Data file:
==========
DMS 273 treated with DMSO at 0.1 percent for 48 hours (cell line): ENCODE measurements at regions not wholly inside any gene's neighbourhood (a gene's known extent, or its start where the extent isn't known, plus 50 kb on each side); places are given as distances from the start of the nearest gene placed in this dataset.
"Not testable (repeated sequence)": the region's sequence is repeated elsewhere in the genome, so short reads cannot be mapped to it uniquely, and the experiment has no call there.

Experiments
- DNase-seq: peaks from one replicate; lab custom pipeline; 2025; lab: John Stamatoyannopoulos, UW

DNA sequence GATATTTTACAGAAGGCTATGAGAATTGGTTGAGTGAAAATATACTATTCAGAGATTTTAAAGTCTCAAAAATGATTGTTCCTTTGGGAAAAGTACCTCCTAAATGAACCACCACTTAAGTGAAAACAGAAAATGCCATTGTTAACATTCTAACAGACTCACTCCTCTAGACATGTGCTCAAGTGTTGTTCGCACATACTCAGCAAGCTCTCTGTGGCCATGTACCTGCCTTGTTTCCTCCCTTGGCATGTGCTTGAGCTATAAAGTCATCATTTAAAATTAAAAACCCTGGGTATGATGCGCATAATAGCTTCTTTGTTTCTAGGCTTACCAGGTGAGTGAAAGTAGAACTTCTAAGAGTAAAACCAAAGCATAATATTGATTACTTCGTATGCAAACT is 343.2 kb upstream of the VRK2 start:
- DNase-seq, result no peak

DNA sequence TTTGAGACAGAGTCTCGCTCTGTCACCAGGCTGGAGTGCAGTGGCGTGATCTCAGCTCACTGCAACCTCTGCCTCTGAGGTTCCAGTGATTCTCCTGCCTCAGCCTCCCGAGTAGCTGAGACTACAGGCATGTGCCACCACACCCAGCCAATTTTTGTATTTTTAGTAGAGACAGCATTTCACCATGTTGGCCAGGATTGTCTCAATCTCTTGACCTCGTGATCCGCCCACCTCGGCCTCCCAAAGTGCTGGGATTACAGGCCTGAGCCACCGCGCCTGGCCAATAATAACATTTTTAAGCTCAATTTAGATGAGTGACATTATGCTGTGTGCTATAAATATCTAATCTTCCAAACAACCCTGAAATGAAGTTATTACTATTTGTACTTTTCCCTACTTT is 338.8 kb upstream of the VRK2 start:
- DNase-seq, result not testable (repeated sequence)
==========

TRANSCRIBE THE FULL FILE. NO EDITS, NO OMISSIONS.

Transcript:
DMS 273 treated with DMSO at 0.1 percent for 48 hours (cell line): ENCODE measurements at regions not wholly inside any gene's neighbourhood (a gene's known extent, or its start where the extent isn't known, plus 50 kb on each side); places are given as distances from the start of the nearest gene placed in this dataset.
"Not testable (repeated sequence)": the region's sequence is repeated elsewhere in the genome, so short reads cannot be mapped to it uniquely, and the experiment has no call there.

Experiments
- DNase-seq: peaks from one replicate; lab custom pipeline; 2025; lab: John Stamatoyannopoulos, UW

DNA sequence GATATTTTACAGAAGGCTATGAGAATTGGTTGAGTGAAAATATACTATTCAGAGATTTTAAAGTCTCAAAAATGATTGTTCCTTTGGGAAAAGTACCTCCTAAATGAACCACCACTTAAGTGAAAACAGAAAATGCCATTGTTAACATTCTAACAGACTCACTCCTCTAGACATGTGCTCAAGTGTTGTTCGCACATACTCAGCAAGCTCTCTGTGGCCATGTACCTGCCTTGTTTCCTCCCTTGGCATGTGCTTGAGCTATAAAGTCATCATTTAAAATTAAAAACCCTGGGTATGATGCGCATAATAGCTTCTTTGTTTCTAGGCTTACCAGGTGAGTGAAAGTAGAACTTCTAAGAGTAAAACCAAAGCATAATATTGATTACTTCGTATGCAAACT is 343.2 kb upstream of the VRK2 start:
- DNase-seq, result no peak

DNA sequence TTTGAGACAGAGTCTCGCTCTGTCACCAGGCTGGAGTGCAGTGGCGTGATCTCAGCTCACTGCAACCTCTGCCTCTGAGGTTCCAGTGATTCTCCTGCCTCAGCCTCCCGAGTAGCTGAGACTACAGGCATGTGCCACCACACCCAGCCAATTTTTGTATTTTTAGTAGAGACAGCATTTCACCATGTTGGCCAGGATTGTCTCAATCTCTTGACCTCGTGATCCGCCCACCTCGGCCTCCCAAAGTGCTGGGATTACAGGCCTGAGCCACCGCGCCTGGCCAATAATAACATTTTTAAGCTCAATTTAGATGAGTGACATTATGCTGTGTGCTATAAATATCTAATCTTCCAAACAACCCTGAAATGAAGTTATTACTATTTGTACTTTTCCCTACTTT is 338.8 kb upstream of the VRK2 start:
- DNase-seq, result not testable (repeated sequence)